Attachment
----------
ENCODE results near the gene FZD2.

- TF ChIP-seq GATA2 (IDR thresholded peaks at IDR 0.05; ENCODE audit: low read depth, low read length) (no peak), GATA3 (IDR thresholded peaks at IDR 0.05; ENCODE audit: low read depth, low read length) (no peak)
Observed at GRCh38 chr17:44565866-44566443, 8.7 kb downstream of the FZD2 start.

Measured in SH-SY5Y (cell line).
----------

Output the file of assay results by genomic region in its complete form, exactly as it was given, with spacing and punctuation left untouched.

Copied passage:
ENCODE results near the gene FZD2.

- TF ChIP-seq GATA2 (IDR thresholded peaks at IDR 0.05; ENCODE audit: low read depth, low read length) (no peak), GATA3 (IDR thresholded peaks at IDR 0.05; ENCODE audit: low read depth, low read length) (no peak)
Observed at GRCh38 chr17:44565866-44566443, 8.7 kb downstream of the FZD2 start.

Measured in SH-SY5Y (cell line).